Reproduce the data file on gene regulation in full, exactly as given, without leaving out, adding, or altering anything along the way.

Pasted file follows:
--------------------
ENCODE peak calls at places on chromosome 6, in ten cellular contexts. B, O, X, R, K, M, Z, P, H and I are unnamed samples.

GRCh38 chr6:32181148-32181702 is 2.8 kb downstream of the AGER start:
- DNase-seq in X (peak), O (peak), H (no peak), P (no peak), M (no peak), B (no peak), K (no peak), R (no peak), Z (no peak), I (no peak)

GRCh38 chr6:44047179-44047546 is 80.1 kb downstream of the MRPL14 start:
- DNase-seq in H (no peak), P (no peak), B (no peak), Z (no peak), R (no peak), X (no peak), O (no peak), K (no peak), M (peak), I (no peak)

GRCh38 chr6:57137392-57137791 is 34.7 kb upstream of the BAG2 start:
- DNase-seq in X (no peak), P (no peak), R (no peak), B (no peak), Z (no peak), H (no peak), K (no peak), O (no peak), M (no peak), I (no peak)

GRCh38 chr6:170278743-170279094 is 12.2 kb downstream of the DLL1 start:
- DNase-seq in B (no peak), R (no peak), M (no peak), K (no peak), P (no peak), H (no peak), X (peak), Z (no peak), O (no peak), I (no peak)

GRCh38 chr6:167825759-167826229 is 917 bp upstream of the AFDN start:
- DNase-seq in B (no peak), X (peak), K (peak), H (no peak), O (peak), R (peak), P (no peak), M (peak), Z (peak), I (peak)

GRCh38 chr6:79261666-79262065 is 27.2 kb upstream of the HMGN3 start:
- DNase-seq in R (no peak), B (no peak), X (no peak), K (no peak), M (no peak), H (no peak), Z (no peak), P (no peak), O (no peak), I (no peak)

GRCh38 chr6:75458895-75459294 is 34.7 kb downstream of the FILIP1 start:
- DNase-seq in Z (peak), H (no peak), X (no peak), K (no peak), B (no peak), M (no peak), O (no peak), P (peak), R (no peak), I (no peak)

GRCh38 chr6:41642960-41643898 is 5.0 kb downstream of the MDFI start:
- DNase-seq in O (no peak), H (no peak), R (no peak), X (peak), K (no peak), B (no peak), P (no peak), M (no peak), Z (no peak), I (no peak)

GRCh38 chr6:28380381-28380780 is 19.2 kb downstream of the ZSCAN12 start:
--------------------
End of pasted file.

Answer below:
ENCODE peak calls at places on chromosome 6, in ten cellular contexts. B, O, X, R, K, M, Z, P, H and I are unnamed samples.

GRCh38 chr6:32181148-32181702 is 2.8 kb downstream of the AGER start:
- DNase-seq in X (peak), O (peak), H (no peak), P (no peak), M (no peak), B (no peak), K (no peak), R (no peak), Z (no peak), I (no peak)

GRCh38 chr6:44047179-44047546 is 80.1 kb downstream of the MRPL14 start:
- DNase-seq in H (no peak), P (no peak), B (no peak), Z (no peak), R (no peak), X (no peak), O (no peak), K (no peak), M (peak), I (no peak)

GRCh38 chr6:57137392-57137791 is 34.7 kb upstream of the BAG2 start:
- DNase-seq in X (no peak), P (no peak), R (no peak), B (no peak), Z (no peak), H (no peak), K (no peak), O (no peak), M (no peak), I (no peak)

GRCh38 chr6:170278743-170279094 is 12.2 kb downstream of the DLL1 start:
- DNase-seq in B (no peak), R (no peak), M (no peak), K (no peak), P (no peak), H (no peak), X (peak), Z (no peak), O (no peak), I (no peak)

GRCh38 chr6:167825759-167826229 is 917 bp upstream of the AFDN start:
- DNase-seq in B (no peak), X (peak), K (peak), H (no peak), O (peak), R (peak), P (no peak), M (peak), Z (peak), I (peak)

GRCh38 chr6:79261666-79262065 is 27.2 kb upstream of the HMGN3 start:
- DNase-seq in R (no peak), B (no peak), X (no peak), K (no peak), M (no peak), H (no peak), Z (no peak), P (no peak), O (no peak), I (no peak)

GRCh38 chr6:75458895-75459294 is 34.7 kb downstream of the FILIP1 start:
- DNase-seq in Z (peak), H (no peak), X (no peak), K (no peak), B (no peak), M (no peak), O (no peak), P (peak), R (no peak), I (no peak)

GRCh38 chr6:41642960-41643898 is 5.0 kb downstream of the MDFI start:
- DNase-seq in O (no peak), H (no peak), R (no peak), X (peak), K (no peak), B (no peak), P (no peak), M (no peak), Z (no peak), I (no peak)

GRCh38 chr6:28380381-28380780 is 19.2 kb downstream of the ZSCAN12 start: